Individual Counseling for
Anxiety is normal and necessary for our own survival.
But there are times when anxiety is in overdrive.
The worry thoughts seem uncontrollable and never-ending – thinking about unfinished tasks, tomorrow's meeting, your kids, their health, your health, your marriage, safety… it’s hard to relax and get to sleep at night.
The constant to-do list is affecting your ability to focus, sustain attention, or actually get things done.
Unrefreshing sleep and concentration difficulties, can in turn, make you more irritable and likely to snap at those around you.
You may worry about judgment from others, replay conversations over and over in your head, or question yourself and your decisions.
Anxiety is draining you physically and mentally.
Treatment can offer relief to help you refocus your attention, restore your sleep, and repair relationships.
In therapy, we will
--recognize triggers to anxiety
--learn how to communicate when you are feeling anxious
--improve your attention
--practice how to cope with anxiety in the moment
--learn to manage worry thoughts that creep up at night and keep you awake
Techniques that Work
In therapy, we will talk about ways to manage anxiety in the moment through different techniques that work. These techniques have the support of many scientific studies. One example is deep, abdominal breathing.
If you are currently feeling anxious, you have a tool that can anchor you to the present moment and create a little space between you and the anxiety you feel.
Connect to your breath. Notice how you inhale, how you exhale. What parts of your body move with the breath? If you notice your chest and upper body moving, make an intentional choice to move the breath downward, to the belly. It may be helpful to place one hand on your belly and the other on your chest. Focus on how the hand on your belly pushes outward on the inhale, while the hand on your chest stays still.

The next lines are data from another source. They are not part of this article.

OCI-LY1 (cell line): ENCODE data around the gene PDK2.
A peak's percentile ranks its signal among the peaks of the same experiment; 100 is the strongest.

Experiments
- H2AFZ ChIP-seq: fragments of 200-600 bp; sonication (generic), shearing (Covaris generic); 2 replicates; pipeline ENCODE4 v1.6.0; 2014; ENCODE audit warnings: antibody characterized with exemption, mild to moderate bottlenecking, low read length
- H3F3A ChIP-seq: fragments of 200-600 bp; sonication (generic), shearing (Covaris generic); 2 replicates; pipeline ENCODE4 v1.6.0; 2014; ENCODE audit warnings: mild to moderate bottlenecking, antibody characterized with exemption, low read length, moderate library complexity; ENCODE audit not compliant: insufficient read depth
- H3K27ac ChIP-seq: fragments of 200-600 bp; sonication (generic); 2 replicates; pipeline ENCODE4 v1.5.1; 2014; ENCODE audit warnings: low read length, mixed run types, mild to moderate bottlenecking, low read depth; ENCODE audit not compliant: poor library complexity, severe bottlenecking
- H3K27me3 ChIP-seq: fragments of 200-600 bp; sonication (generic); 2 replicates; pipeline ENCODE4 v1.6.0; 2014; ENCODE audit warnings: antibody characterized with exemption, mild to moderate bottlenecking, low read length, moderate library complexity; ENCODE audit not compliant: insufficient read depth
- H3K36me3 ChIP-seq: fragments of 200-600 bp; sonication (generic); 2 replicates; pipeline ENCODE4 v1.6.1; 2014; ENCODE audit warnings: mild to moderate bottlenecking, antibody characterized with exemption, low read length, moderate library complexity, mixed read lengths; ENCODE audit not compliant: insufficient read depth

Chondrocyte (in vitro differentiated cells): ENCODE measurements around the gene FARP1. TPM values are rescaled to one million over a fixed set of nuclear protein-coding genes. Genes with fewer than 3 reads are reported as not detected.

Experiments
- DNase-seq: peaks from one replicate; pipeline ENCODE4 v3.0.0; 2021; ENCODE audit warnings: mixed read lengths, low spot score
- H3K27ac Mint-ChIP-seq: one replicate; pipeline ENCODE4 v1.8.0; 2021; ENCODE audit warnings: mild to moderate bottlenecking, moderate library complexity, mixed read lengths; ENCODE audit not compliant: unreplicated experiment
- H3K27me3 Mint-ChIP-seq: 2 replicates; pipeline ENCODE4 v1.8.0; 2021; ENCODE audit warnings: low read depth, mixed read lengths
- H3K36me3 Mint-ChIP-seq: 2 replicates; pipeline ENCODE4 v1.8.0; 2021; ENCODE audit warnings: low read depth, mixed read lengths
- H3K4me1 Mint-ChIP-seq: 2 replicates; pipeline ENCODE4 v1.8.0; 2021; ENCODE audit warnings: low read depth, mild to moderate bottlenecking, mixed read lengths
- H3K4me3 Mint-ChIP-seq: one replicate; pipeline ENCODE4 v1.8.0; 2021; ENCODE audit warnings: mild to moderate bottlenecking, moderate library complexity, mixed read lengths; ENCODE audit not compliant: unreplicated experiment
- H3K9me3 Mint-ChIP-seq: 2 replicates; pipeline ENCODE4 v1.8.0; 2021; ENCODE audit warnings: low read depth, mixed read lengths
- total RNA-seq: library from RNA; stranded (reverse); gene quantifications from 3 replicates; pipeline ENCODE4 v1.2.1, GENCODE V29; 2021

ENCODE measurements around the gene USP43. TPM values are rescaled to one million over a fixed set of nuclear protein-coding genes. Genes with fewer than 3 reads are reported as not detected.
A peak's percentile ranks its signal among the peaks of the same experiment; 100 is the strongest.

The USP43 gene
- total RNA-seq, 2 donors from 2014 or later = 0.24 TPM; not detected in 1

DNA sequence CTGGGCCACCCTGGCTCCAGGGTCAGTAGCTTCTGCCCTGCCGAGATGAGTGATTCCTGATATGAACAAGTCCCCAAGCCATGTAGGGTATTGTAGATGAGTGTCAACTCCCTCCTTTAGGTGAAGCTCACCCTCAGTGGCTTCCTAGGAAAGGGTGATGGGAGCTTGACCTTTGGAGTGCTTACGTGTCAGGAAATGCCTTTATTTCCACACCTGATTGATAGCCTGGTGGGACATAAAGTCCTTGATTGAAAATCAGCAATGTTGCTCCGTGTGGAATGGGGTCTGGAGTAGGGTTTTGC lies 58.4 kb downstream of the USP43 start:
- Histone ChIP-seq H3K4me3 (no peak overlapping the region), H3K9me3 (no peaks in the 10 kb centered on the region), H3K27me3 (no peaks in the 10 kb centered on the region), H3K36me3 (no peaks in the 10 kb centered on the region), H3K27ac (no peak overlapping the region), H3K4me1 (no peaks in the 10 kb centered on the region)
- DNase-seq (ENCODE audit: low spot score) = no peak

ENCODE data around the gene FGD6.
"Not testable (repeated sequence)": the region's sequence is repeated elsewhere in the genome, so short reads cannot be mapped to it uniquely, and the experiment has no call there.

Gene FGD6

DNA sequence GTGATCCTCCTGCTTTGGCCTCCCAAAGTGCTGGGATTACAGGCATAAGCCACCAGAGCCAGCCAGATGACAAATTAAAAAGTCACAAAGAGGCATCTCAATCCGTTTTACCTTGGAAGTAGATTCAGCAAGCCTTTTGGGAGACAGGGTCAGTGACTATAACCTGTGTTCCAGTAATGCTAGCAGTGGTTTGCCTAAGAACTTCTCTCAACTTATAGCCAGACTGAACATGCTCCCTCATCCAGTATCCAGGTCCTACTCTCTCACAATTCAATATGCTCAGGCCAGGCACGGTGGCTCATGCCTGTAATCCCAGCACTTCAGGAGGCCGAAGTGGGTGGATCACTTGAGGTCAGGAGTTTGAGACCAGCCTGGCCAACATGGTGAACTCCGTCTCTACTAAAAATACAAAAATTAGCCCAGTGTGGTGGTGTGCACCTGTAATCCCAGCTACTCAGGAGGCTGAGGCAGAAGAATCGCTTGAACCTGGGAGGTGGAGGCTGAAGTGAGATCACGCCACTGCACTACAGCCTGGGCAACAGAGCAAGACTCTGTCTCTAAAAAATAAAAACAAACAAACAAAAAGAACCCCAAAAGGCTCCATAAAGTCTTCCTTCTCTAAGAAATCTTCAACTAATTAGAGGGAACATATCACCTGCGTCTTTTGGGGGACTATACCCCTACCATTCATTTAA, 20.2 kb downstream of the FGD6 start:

As you inhale, expand your belly like a balloon and count slowly to a count of 5, 1-2-3-4-5.
As you exhale, gradually watch your belly contract, 1-2-3-4-5.
Continue this slow, intentional, deep abdominal breathing for 6 breaths. 60 seconds.
In just one short minute, you have started to activate the body’s “calm down” system.
Breathwork is an effective intervention for anxious or angry feelings.
In response to both of these emotions, our sympathetic nervous system is activated (commonly referred to as the fight-flight-freeze response). One symptom of sympathetic activation is rapid breathing (we take quick, shallow breaths, think hyperventilation). Intentionally slowing down the breath and engaging the deep abdominal muscles activates the parasympathetic nervous system (think parasympathetic, parachuting down from my stress”).
You can even imagine a parachute or balloon inflating as your belly expands on the inhale and then gradually deflating as you contract on the exhale.
Continue with the practice of deep belly breathing in moments of calm and moments of stress. The more frequently you engage in this technique, the more naturally it will come to you.
In therapy, we will review and practice this and other techniques to help tackle anxiety in the moment. You can test them out and see what works best for you.